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Exiled from the Milky Way

Astronomers discover two castaway stars leaving the galaxy on a one-way, hypervelocity trip.
hypervelocity star
This artist's conception depicts a hypervelocity star as it is hurled from the galactic center. Stellar exiles like this one travel at speeds greater than 1 million mph.
Ruth Bazinet, CfA
February 12, 2006
Stellar exiles make up a new class of stars — those leaving the Milky Way — says astronomer Warren Brown of the Harvard-Smithsonian Center for Astrophysics (CfA).

Brown and colleagues discovered the first castaway in 2005, and they suspect as many as 1,000 such stars exist among the Milky Way's 100 billion.

Astronomers theorize that stellar exiles began their lives as binary star systems near the Milky Way's galactic center. "Computer models show that hypervelocity stars are naturally made near the galactic center," says CfA theorist Avi Loeb. He adds, "We know the galactic center holds a supermassive black hole. So, exiled stars inevitably will be produced when binaries pass too close to the black hole." In this scenario, one star is captured by the black hole's gravity, while the other is hurled outward at an astounding speed — in excess of 1 million mph.
hypervelocity stars
In this Sloan Digital Sky Survey (SDSS) photograph, the arrow points to one of two hypervelocity stars discovered by astronomers at the Harvard-Smithsonian Center for Astrophysics. The image is 7' by 7', or about 1/15 the size of the Full Moon.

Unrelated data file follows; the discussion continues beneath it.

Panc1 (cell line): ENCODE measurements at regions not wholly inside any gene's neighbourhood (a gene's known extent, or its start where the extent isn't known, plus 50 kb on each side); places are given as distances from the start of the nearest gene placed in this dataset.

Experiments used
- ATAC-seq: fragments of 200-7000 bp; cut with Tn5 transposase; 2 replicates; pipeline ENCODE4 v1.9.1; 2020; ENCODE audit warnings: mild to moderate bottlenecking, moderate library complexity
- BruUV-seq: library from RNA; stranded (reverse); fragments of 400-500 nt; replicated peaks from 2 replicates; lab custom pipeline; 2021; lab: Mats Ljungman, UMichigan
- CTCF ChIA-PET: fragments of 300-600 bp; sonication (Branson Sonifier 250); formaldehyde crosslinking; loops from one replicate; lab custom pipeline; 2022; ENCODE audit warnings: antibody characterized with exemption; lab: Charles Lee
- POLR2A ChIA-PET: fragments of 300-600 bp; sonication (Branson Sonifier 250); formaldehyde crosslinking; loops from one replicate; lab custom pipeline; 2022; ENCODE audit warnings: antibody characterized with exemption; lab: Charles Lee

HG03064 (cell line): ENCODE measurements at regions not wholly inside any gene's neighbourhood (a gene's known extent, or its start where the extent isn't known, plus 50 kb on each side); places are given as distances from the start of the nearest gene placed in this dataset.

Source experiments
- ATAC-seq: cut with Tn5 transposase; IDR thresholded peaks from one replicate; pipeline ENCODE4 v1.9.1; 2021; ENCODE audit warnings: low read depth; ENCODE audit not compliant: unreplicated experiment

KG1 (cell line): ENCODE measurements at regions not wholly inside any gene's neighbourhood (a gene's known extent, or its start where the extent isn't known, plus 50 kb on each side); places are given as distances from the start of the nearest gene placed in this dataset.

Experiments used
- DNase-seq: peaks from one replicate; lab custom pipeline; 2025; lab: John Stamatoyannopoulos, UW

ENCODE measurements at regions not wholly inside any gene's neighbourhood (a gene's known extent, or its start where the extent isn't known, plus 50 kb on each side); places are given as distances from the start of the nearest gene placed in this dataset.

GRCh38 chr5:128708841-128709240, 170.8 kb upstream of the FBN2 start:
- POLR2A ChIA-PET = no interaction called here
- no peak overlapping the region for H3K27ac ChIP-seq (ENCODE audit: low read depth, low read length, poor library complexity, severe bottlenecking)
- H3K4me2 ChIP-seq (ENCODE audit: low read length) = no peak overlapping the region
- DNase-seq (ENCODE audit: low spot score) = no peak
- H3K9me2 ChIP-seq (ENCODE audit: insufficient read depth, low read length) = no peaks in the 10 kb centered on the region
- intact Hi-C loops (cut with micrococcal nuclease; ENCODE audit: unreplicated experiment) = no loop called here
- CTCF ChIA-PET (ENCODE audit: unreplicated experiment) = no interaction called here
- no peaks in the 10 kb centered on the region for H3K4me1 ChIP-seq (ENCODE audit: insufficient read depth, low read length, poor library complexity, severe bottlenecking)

SDSS Collaboration
Using the Multiple Mirror Telescope (MMT) about 30 miles (55 kilometers) south of Tucson, Arizona, the team identified two more castaway stars in January 2006. The CfA astronomers searched for and found the hypervelocity stars by preselecting candidates based on the characteristics of known stellar exiles.

The first newly discovered exile has the mass of about 4 Suns, is some 240,000 light-years distant, and travels at about 1.25 million mph (2.01 million km/hr). The second castaway, also about 4 solar masses, is some 180,000 light-years away from Earth and is moving out of the galaxy at about 1.43 million mph (2.30 million km/hr). Exiting the Milky Way at hypervelocity, these stars are moving fast enough to escape our galaxy's gravitational grasp.

Stellar ejections happen rarely — about one every 100,000 years, astronomers estimate. To date, a total of five stellar exiles have been found; three by Brown and his colleagues and two by European groups.
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